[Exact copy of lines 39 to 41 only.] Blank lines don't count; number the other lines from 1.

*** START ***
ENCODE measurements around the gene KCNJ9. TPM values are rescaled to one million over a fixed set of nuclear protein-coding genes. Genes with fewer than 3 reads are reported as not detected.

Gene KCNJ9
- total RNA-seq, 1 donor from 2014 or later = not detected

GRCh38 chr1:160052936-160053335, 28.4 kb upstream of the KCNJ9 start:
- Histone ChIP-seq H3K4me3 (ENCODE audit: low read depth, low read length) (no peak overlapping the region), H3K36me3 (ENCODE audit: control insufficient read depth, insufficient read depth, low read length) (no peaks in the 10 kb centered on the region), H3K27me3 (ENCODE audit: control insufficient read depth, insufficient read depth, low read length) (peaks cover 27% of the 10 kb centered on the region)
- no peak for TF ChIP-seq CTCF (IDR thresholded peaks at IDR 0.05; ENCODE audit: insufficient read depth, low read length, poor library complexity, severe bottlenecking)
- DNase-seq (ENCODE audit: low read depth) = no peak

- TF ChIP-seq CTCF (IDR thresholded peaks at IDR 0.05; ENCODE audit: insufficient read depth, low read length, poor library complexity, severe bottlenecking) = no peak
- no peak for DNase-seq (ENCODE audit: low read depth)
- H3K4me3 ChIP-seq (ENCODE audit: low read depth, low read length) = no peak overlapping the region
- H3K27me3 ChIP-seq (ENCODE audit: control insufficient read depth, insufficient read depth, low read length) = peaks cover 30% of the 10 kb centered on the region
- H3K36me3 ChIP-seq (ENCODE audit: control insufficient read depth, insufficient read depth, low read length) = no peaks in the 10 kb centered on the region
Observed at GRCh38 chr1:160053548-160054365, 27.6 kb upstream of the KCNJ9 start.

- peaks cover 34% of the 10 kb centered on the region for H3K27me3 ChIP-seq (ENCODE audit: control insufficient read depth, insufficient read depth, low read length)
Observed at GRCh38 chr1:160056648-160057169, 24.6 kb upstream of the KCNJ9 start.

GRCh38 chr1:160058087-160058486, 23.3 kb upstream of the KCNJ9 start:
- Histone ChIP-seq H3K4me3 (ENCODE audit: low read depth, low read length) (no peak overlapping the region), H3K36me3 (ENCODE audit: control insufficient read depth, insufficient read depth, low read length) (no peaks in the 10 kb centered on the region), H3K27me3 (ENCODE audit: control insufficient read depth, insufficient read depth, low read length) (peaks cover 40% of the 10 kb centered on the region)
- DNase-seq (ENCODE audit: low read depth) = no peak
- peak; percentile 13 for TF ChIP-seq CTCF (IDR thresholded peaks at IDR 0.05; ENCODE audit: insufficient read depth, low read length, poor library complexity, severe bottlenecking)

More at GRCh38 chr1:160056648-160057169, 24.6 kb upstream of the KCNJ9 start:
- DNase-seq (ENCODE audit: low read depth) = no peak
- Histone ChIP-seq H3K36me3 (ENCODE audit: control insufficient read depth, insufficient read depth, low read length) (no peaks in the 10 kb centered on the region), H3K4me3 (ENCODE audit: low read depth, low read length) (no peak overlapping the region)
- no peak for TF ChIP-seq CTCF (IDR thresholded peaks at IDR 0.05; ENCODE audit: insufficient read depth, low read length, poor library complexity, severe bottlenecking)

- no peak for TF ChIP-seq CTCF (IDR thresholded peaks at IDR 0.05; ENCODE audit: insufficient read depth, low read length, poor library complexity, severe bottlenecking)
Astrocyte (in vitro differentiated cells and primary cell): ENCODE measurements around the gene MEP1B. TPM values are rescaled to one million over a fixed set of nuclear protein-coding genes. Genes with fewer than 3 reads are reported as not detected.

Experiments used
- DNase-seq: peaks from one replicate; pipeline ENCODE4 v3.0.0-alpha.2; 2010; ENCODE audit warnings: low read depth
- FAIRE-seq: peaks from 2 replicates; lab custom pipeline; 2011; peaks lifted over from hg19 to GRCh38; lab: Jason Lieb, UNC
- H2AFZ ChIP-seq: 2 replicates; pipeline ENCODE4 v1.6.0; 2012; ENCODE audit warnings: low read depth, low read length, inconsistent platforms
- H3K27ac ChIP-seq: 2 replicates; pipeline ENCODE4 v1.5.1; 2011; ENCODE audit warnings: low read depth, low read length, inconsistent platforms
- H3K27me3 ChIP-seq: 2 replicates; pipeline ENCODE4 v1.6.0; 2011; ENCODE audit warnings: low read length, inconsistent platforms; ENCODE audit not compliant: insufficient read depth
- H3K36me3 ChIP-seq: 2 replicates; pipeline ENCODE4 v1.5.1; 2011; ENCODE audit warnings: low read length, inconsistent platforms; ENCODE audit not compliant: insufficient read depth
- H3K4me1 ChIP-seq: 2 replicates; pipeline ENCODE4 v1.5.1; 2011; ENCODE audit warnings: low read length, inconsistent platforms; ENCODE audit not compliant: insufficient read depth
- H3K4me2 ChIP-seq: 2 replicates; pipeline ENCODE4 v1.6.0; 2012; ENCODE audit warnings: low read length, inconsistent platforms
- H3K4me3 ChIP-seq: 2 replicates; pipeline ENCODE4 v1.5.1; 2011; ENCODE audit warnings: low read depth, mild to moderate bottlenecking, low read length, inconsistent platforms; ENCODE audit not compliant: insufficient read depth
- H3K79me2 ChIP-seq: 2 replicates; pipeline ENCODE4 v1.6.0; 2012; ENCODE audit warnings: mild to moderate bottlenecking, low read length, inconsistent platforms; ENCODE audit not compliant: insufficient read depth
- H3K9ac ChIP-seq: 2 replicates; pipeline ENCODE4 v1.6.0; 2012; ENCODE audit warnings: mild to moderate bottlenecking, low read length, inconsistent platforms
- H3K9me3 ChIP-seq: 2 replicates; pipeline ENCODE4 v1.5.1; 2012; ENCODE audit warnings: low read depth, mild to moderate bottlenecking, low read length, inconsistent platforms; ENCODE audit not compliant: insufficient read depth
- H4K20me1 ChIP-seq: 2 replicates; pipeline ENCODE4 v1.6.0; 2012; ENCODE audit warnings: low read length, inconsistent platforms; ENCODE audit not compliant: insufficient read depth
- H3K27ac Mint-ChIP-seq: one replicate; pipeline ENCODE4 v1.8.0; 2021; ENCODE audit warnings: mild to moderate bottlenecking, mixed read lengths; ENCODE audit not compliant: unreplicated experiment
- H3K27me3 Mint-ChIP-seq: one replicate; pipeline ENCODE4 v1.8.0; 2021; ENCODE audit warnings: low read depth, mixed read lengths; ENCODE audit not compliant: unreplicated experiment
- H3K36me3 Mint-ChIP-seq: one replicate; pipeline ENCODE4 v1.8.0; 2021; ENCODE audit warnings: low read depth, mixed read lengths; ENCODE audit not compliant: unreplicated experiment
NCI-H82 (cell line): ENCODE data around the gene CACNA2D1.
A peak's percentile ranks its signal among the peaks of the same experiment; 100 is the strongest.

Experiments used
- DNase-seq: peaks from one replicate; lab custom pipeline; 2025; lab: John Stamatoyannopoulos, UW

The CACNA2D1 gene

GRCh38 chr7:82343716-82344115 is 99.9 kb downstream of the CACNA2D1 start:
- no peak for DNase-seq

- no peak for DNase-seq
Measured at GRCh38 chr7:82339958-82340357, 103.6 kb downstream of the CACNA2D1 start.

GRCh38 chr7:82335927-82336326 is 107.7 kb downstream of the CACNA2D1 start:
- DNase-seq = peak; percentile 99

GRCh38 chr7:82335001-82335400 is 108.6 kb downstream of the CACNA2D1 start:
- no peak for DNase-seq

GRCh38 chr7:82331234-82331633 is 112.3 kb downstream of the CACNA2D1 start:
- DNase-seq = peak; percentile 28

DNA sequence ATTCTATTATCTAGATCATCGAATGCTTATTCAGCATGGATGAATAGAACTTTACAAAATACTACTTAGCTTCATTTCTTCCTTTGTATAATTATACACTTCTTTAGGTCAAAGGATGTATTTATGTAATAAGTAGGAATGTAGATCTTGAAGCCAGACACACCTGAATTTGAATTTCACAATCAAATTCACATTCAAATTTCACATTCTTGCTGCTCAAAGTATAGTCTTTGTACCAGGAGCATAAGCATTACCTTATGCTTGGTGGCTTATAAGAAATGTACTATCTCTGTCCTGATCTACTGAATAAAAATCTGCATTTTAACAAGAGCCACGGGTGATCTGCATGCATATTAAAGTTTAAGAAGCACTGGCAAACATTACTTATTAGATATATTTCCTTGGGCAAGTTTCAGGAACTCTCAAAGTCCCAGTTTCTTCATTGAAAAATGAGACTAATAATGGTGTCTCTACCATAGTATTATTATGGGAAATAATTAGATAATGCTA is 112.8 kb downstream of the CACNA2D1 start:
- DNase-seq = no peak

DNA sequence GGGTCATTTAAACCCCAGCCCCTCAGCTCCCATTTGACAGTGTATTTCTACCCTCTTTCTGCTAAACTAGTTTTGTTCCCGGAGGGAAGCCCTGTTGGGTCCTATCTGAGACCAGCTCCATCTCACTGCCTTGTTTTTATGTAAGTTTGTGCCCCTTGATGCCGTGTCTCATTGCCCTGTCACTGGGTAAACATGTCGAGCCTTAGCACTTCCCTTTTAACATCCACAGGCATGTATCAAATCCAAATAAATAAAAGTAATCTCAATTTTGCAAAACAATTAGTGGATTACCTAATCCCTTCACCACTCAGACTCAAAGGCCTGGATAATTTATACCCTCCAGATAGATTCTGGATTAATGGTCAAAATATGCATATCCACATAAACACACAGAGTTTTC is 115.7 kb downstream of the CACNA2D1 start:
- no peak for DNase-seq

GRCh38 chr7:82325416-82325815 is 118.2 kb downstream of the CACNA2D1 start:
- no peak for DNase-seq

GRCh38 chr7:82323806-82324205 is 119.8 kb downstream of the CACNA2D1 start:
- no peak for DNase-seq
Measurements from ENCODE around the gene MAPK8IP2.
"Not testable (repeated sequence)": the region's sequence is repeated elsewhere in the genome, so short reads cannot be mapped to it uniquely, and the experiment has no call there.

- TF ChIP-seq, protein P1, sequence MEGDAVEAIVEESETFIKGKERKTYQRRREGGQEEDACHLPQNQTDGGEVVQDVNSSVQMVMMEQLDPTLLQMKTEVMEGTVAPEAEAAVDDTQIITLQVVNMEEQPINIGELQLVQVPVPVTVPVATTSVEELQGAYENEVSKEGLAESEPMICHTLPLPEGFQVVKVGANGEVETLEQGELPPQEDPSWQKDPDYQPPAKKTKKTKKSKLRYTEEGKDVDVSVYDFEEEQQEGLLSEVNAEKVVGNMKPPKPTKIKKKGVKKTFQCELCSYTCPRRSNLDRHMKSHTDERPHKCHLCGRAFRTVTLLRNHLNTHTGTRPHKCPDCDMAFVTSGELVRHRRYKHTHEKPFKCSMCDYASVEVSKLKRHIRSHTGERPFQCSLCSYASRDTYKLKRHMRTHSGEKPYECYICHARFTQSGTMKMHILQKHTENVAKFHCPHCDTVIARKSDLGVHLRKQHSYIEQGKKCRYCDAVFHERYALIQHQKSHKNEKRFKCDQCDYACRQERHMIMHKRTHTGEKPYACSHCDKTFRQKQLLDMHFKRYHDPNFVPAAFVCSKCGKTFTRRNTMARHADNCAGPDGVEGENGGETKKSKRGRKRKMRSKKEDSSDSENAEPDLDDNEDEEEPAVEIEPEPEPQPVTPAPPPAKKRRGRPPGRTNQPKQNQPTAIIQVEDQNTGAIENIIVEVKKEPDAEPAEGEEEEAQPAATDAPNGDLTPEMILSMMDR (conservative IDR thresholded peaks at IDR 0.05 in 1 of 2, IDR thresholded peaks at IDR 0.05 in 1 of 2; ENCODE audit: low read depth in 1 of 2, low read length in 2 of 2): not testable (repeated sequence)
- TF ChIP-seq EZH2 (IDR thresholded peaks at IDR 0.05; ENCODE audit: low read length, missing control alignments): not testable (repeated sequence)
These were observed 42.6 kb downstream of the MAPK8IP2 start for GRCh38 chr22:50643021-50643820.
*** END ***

- H4K20me1 ChIP-seq: 2 replicates; pipeline ENCODE4 v1.6.0; 2012; ENCODE audit warnings: low read length, inconsistent platforms; ENCODE audit not compliant: insufficient read depth
- H3K27ac Mint-ChIP-seq: one replicate; pipeline ENCODE4 v1.8.0; 2021; ENCODE audit warnings: mild to moderate bottlenecking, mixed read lengths; ENCODE audit not compliant: unreplicated experiment
- H3K27me3 Mint-ChIP-seq: one replicate; pipeline ENCODE4 v1.8.0; 2021; ENCODE audit warnings: low read depth, mixed read lengths; ENCODE audit not compliant: unreplicated experiment